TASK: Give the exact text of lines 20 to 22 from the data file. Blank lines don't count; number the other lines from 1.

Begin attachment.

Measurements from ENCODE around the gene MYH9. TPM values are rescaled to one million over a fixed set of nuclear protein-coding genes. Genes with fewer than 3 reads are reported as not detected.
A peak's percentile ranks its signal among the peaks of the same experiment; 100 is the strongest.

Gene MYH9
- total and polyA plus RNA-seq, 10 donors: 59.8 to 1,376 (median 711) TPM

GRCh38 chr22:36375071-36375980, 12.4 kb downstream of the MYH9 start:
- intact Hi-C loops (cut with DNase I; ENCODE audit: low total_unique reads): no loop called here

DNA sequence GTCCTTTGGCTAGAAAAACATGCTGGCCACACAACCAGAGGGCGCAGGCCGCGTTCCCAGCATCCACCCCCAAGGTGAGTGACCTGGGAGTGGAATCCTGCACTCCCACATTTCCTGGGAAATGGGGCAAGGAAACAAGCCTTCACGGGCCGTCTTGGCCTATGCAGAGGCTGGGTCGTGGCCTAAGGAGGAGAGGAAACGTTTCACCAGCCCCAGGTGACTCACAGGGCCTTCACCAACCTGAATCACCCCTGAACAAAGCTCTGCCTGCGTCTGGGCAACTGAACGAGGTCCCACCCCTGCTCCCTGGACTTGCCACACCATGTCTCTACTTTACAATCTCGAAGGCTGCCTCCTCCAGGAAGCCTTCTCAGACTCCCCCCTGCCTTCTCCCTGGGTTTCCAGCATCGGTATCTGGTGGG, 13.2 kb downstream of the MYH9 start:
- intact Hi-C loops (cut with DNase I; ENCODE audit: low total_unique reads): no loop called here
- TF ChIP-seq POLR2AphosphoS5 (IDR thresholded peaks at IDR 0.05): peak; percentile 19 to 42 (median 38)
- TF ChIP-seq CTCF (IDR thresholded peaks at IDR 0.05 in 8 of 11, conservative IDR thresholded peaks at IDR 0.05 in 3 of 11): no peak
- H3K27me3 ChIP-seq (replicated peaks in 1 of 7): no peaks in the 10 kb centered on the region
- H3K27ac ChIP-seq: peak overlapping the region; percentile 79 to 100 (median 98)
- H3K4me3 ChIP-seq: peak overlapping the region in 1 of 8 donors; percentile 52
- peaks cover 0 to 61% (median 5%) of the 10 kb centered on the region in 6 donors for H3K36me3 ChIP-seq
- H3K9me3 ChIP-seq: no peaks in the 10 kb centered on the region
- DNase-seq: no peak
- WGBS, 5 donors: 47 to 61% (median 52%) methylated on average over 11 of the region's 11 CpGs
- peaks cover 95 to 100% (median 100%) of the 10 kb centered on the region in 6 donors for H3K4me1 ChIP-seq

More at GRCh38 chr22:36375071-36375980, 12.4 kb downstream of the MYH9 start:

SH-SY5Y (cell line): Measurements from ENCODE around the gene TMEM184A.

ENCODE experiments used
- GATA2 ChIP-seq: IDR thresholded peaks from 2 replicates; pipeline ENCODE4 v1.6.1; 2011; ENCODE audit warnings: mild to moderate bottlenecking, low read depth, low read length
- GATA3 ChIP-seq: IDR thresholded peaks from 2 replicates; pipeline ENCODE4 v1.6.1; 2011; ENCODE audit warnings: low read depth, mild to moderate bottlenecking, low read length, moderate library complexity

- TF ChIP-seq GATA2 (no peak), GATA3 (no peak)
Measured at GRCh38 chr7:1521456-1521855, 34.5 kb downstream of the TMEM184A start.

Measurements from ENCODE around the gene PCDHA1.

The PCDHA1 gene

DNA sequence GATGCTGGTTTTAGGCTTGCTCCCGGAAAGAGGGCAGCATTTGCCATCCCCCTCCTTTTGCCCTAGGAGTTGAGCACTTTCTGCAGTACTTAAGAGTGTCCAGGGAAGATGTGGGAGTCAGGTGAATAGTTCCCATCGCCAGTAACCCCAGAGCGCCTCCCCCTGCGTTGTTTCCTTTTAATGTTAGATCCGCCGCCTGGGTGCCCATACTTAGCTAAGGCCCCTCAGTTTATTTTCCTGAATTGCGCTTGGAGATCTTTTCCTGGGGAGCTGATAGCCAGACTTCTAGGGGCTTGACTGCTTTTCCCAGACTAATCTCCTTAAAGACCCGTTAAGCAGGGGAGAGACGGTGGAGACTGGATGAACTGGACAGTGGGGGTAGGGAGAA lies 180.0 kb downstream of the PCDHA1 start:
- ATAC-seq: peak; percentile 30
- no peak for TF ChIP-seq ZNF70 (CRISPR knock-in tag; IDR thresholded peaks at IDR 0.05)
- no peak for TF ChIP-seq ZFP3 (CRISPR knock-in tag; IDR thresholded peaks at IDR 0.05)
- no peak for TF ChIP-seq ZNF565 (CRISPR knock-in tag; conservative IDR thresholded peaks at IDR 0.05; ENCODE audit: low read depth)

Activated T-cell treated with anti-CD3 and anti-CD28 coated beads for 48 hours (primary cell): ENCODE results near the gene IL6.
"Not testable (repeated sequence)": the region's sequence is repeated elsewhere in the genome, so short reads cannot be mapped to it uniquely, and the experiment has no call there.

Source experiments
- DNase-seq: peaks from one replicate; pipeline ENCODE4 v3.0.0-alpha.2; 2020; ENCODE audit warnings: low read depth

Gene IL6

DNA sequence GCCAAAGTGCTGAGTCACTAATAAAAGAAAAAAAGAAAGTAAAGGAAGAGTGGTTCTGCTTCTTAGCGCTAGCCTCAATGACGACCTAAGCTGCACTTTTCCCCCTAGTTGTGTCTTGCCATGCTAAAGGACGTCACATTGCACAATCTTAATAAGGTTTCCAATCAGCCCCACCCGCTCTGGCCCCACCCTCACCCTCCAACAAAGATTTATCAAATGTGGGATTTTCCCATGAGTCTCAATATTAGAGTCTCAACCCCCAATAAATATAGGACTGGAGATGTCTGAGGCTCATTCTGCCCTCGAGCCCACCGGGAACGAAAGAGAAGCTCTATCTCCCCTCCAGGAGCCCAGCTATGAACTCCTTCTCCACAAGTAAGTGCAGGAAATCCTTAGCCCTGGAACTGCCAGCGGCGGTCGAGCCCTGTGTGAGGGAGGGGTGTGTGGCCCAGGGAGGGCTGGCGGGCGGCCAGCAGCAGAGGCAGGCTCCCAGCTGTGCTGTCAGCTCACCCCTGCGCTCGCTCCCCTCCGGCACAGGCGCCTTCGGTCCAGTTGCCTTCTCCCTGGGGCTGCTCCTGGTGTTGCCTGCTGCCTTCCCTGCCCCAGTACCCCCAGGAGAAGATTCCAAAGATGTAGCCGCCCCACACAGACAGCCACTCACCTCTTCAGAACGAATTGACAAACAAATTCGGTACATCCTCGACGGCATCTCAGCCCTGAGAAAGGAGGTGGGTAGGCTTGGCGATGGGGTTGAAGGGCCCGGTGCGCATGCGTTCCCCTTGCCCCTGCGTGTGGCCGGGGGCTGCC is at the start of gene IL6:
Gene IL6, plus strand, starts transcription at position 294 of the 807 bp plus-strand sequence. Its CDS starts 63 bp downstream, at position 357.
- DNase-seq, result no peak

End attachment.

SH-SY5Y (cell line): Measurements from ENCODE around the gene TMEM184A.

ENCODE experiments used
- GATA2 ChIP-seq: IDR thresholded peaks from 2 replicates; pipeline ENCODE4 v1.6.1; 2011; ENCODE audit warnings: mild to moderate bottlenecking, low read depth, low read length